In a nutshell: In which I just want to say, eh, it was ok; nothing spectacular.
Having read The Red Tent over ten years ago and recalling it to be an intense literary read, my expectations for The Boston Girl may have been a bit high. Either my memory of The Red Tent is faulty or The Boston Girl just does not live up. The premise is eighty-five year old, Addie, recounts her coming-of-age during the 1920’s to Ava, her 22-year-old granddaughter. There are snippets of wisdom from Addie to Ava like You should always be kind to people, Ava. You never know what sorrows they’re carrying around. and You know Ava, it’s good to be smart, but kindness is more important. The anecdotes, although a good message, had a way of repeating throughout the novel.
Touted to be a book of feminism, I found The Boston Girl to be more focused on female friendships. The life-long friendships between the women of the reading club where Addie found her voice was the shining star of the novel. Diamant knows how to write female friendships like no other. But hardcore feminism? Nope.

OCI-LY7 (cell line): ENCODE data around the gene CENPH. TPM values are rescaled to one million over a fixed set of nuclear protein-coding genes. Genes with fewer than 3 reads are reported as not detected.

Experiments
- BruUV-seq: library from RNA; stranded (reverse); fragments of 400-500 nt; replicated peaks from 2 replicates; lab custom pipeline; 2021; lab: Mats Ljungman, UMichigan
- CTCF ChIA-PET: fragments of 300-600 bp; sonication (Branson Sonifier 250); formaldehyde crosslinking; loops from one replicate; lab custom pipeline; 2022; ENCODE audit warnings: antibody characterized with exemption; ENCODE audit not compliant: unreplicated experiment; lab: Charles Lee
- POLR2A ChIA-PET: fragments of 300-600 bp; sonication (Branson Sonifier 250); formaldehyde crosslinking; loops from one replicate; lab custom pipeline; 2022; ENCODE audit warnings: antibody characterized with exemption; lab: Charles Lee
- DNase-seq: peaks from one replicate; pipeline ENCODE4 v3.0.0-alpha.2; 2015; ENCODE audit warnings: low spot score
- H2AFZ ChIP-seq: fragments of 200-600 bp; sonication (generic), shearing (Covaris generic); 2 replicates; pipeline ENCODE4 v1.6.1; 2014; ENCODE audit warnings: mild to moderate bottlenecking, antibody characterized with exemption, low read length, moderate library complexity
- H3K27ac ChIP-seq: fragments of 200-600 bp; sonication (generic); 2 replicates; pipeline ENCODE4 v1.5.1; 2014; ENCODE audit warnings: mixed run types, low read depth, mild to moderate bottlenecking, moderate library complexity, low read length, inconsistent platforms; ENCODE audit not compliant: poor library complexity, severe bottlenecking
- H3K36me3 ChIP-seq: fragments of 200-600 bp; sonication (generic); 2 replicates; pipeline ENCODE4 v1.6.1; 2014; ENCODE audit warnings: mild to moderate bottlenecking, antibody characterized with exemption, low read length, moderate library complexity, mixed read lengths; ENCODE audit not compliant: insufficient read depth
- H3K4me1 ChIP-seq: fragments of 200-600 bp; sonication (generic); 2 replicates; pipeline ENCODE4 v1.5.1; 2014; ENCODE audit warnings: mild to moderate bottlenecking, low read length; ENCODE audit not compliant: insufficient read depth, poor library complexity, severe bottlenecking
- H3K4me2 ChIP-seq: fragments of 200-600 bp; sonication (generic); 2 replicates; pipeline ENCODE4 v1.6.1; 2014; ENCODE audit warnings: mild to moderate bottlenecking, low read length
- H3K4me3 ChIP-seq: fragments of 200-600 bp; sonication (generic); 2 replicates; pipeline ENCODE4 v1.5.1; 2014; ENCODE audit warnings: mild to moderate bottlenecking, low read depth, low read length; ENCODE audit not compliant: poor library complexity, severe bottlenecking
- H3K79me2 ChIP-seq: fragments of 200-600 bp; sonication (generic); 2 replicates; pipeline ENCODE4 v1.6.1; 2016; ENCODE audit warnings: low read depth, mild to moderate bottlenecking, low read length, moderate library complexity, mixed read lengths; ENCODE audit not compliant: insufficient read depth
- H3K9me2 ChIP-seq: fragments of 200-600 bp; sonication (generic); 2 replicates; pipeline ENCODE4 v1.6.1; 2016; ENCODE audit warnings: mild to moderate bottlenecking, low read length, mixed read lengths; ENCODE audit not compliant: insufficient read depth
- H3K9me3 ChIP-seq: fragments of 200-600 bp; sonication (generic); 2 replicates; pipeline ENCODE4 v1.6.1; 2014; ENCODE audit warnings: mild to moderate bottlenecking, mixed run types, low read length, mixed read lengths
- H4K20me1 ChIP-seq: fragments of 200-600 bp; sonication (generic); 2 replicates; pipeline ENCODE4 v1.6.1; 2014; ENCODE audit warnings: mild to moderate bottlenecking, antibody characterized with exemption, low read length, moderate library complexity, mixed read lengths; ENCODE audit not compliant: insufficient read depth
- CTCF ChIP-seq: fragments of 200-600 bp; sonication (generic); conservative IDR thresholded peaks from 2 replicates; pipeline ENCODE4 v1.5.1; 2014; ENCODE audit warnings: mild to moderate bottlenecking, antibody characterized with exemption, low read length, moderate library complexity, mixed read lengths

I enjoyed the title of the chapters like The quick brown fox jumps over the lazy dog. in which Addie learned to type and I thought he was sweet and that I was sweet on him. where Addie met a new beau. All of chapter titles felt like really good blog post titles. The various Jewish phrases interwoven gave some legitimacy to the culture in which Addie emerged.
The Boston Girl is a genteel novel that reads like a lighter memoir. According to Goodreads, many people have liked this novel. I can’t say I didn’t like it, it just didn’t live up to my expectations. I would recommend this novel for those who enjoy a lighter fare of women’s fiction. Recommended with caution.
Have you read any of Anita Diamant’s books? Do you have a favorite?